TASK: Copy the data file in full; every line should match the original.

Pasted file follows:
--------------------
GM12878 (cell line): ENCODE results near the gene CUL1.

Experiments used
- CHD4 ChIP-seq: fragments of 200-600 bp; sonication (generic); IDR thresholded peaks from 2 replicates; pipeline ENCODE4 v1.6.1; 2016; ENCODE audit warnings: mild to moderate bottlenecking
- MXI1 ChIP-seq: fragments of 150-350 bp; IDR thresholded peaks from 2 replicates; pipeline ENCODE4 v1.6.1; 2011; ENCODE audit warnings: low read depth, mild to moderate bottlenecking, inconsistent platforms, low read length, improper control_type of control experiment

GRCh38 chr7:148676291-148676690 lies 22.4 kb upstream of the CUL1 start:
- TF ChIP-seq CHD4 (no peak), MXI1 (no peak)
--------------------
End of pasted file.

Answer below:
GM12878 (cell line): ENCODE results near the gene CUL1.

Experiments used
- CHD4 ChIP-seq: fragments of 200-600 bp; sonication (generic); IDR thresholded peaks from 2 replicates; pipeline ENCODE4 v1.6.1; 2016; ENCODE audit warnings: mild to moderate bottlenecking
- MXI1 ChIP-seq: fragments of 150-350 bp; IDR thresholded peaks from 2 replicates; pipeline ENCODE4 v1.6.1; 2011; ENCODE audit warnings: low read depth, mild to moderate bottlenecking, inconsistent platforms, low read length, improper control_type of control experiment

GRCh38 chr7:148676291-148676690 lies 22.4 kb upstream of the CUL1 start:
- TF ChIP-seq CHD4 (no peak), MXI1 (no peak)